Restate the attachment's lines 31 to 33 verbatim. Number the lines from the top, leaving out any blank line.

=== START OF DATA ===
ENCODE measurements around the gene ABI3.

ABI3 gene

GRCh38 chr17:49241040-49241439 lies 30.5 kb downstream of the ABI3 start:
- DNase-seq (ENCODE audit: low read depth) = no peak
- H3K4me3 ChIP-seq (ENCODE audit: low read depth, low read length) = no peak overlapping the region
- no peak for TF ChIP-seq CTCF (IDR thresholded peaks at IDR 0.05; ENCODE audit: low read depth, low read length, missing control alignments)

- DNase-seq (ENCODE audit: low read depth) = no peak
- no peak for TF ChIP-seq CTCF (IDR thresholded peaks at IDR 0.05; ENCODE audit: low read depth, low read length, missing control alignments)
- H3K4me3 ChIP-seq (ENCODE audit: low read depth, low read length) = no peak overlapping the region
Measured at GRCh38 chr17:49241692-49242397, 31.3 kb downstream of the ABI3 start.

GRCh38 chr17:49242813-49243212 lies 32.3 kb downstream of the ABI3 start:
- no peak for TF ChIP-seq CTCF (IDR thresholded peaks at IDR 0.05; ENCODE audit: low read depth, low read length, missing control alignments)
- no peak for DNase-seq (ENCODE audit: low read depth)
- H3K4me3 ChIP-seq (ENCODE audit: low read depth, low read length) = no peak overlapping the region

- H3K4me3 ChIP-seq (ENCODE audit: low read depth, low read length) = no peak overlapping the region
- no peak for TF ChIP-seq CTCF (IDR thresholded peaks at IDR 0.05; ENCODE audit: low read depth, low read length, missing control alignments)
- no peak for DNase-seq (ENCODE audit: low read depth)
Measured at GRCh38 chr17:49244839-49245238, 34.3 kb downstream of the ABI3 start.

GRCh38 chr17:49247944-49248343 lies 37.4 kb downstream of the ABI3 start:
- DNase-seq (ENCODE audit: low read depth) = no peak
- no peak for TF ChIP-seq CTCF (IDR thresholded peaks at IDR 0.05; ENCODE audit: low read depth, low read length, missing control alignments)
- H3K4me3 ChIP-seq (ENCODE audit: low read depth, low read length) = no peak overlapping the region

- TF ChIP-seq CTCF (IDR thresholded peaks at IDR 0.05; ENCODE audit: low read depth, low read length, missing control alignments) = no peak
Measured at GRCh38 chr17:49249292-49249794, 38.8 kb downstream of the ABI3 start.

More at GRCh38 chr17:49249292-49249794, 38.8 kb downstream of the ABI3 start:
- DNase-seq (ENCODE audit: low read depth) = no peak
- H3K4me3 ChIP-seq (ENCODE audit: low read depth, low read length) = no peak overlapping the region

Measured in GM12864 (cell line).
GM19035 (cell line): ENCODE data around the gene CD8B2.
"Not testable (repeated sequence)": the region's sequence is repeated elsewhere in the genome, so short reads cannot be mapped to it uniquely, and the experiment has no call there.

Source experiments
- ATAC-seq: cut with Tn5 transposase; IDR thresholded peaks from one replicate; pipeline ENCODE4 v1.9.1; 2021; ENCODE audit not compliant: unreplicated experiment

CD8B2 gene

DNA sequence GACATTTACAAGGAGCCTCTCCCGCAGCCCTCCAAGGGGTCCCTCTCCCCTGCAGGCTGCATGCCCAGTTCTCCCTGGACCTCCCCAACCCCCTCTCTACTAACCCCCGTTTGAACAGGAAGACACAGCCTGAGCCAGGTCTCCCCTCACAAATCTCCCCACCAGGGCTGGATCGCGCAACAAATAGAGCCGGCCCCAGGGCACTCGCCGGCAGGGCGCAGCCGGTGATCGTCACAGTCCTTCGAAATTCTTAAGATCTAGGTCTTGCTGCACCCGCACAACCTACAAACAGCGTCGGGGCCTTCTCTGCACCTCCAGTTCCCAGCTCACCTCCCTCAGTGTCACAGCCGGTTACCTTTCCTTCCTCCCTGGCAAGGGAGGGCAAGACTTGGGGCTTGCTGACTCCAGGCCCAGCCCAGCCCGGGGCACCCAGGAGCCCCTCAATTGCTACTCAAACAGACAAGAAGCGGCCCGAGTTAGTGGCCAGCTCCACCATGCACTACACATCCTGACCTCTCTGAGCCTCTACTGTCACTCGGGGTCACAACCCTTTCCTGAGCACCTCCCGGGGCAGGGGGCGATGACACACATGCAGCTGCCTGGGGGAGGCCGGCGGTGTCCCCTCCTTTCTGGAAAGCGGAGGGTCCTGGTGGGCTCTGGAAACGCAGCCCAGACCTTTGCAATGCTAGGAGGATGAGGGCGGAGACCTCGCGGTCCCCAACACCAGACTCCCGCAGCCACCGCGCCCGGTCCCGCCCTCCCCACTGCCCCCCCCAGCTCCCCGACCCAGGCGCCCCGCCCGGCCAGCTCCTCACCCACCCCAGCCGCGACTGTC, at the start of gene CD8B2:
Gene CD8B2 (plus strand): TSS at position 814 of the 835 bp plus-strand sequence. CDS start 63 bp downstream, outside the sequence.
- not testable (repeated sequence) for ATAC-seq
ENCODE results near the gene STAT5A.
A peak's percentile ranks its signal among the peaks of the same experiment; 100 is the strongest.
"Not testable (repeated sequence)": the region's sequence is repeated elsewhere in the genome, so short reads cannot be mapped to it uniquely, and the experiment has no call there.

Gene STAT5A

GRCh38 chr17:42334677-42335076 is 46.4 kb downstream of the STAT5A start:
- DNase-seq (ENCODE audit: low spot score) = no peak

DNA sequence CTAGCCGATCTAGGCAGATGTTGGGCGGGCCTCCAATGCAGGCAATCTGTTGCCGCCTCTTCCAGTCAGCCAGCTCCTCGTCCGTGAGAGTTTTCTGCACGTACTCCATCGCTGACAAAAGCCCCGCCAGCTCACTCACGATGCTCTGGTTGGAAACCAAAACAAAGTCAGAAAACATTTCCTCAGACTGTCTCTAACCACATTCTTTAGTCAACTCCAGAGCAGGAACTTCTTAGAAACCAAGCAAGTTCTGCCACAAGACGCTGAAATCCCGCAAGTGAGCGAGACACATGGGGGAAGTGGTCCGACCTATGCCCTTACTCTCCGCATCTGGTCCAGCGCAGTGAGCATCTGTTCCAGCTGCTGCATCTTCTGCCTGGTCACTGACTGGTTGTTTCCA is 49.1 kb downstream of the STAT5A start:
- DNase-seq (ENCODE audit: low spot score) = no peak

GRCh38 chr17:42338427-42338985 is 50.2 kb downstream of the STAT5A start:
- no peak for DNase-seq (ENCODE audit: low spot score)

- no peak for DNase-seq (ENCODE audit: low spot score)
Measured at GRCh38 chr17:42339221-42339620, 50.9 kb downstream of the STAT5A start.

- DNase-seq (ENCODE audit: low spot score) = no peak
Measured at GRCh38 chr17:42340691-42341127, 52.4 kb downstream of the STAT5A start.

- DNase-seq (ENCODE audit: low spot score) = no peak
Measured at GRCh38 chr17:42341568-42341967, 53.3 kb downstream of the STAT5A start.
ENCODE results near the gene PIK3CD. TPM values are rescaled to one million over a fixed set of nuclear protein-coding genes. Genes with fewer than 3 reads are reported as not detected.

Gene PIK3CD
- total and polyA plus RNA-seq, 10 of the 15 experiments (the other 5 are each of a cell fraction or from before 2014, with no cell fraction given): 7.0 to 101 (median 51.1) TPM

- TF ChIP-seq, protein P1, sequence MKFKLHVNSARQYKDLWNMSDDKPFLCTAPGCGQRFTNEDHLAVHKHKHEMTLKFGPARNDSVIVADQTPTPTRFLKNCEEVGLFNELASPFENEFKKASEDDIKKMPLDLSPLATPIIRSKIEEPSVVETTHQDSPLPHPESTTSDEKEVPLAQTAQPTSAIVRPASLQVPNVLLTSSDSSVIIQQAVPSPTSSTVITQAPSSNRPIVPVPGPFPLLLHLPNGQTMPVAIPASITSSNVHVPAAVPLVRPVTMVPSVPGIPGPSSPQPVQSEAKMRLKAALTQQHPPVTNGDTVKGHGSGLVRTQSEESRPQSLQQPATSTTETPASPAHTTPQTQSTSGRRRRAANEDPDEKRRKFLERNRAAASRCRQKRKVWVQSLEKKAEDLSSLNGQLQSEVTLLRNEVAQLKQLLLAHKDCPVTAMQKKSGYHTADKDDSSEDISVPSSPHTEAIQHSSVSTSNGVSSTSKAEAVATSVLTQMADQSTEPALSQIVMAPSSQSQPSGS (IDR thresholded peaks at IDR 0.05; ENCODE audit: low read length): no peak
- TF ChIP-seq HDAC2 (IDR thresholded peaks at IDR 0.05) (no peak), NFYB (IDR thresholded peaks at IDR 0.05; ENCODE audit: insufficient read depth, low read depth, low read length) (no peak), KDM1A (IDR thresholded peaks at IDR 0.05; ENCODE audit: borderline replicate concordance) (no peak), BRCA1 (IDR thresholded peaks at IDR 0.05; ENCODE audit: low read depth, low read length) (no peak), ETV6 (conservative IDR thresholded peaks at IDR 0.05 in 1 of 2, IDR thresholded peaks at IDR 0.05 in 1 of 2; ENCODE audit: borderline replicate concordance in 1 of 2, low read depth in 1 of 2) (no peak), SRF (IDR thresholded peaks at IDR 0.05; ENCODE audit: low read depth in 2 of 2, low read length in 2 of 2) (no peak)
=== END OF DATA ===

Source experiments
- ATAC-seq: cut with Tn5 transposase; IDR thresholded peaks from one replicate; pipeline ENCODE4 v1.9.1; 2021; ENCODE audit not compliant: unreplicated experiment

CD8B2 gene